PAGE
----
Jane Hannaway is a principal research associate and director of the Education Policy Center at the Urban Institute, where she oversees the center's work and is a member of the institute's senior management team. She is also director of the National Center for the Analysis of Longitudinal Data in Education Research, a federally funded national research and development center. Ms. Hannaway previously served on the faculty of Columbia, Princeton, and Stanford Universities. She was also a senior researcher with the Consortium for Policy Research in Education. She has authored, coauthored, or coedited seven books and numerous papers in education and management journals. Ms. Hannaway is past vice president of the American Educational Research Association and also a member of the executive board.  She was elected to the council of the Association for Public Policy and Management and the executive board of the American Education Finance Association.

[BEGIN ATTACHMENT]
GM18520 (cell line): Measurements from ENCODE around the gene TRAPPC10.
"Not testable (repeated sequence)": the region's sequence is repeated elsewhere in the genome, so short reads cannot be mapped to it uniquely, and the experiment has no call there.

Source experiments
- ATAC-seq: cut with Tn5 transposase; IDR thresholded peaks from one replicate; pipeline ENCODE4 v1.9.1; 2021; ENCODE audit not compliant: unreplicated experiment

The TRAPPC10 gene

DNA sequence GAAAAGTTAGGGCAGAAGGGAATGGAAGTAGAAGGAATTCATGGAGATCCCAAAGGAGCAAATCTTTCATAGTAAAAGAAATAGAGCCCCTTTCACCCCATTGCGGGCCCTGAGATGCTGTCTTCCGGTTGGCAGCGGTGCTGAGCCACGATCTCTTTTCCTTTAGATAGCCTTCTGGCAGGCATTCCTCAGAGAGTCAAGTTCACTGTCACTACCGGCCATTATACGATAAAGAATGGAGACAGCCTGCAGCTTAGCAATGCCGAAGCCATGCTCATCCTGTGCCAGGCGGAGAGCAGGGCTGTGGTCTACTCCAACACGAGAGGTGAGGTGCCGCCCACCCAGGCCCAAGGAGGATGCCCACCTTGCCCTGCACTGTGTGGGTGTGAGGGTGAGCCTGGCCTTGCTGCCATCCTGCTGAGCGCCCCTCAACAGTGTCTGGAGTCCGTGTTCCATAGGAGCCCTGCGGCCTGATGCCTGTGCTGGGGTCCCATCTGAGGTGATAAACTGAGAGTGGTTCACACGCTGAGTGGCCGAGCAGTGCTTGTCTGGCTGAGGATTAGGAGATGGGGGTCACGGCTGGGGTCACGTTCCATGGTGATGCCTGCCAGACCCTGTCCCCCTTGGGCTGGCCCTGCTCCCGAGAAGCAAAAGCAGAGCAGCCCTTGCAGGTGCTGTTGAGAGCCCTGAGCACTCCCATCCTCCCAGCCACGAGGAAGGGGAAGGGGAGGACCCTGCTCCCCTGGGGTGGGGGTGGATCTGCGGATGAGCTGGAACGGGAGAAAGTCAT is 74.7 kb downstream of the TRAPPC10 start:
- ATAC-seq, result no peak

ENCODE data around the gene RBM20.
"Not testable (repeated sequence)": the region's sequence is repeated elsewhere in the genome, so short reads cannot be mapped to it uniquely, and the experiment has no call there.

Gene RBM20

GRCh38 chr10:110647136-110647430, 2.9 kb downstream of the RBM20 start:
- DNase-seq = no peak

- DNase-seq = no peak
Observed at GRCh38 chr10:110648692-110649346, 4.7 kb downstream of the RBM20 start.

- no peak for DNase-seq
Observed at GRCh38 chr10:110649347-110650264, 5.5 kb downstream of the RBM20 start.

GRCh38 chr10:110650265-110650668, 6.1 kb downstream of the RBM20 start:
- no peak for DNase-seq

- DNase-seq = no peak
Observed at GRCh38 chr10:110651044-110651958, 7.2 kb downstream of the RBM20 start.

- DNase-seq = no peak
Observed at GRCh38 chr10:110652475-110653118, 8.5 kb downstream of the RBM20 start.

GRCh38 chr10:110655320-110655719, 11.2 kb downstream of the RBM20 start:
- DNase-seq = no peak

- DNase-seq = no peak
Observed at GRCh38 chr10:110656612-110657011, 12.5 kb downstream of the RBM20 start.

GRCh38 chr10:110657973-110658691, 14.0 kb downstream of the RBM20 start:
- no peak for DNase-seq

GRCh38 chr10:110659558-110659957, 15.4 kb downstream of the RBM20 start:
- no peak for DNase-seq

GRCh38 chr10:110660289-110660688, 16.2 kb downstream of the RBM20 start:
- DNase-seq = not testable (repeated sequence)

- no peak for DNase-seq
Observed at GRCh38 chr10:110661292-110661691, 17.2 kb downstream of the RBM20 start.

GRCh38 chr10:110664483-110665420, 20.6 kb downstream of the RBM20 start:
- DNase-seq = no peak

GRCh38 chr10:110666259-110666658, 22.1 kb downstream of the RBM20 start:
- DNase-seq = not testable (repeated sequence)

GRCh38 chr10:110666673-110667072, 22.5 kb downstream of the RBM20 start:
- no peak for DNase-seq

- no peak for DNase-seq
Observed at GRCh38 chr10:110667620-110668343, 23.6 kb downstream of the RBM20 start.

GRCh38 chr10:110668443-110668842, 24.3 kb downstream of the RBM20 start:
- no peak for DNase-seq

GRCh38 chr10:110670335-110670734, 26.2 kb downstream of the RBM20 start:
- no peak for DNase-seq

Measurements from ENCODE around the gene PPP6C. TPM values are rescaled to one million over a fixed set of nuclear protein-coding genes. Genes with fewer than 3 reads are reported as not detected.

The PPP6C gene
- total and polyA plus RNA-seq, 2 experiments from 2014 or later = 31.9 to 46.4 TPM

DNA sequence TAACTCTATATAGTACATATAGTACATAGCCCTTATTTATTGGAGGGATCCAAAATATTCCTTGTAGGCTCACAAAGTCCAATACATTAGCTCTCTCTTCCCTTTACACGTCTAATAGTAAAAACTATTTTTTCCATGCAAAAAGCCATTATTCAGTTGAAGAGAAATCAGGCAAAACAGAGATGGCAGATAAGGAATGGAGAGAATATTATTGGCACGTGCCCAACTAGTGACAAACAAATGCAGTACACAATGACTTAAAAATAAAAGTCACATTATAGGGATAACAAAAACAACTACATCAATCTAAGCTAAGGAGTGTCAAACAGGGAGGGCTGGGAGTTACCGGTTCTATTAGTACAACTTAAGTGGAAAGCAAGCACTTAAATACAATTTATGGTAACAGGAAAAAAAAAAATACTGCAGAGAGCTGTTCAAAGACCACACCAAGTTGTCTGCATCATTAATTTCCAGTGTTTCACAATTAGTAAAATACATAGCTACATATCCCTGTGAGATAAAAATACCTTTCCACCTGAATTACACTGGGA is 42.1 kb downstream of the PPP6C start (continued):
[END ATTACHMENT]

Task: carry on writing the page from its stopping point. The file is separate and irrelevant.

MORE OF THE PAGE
Mark Schneider is a vice president at the American Institutes for Research, based in Washington, DC, and a visiting scholar at AEI. He served as the US commissioner of education statistics from 2005 to 2008. He is also a distinguished professor emeritus of political science at the State University of New York-Stony Brook. Mr. Schneider is the author of numerous articles and books on education policy, including the edited book Higher Education Accountability (Palgrave, 2010), Charter Schools: Hope or Hype? (Princeton University Press, 2007), and Choosing Schools (Princeton University Press, 2000), which won the Policy Study Organization's Aaron Wildavsky Best Book Award. Mr. Schneider's current work focuses on accountability in higher education and charter schools. He has been working on increasing accountability by making data on college productivity more publicly available. To that end, he is one of the creators of